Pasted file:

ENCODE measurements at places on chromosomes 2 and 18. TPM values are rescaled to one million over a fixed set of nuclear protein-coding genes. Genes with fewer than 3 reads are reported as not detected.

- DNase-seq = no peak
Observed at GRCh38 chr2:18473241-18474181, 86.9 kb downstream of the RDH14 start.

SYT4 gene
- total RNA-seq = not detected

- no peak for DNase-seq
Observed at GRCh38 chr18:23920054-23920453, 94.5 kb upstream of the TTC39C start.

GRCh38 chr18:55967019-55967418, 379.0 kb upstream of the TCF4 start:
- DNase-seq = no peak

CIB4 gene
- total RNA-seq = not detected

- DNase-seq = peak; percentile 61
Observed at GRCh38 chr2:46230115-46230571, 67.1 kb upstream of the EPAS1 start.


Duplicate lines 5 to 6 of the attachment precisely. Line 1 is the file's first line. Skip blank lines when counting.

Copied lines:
- total RNA-seq = not detected

- no peak for DNase-seq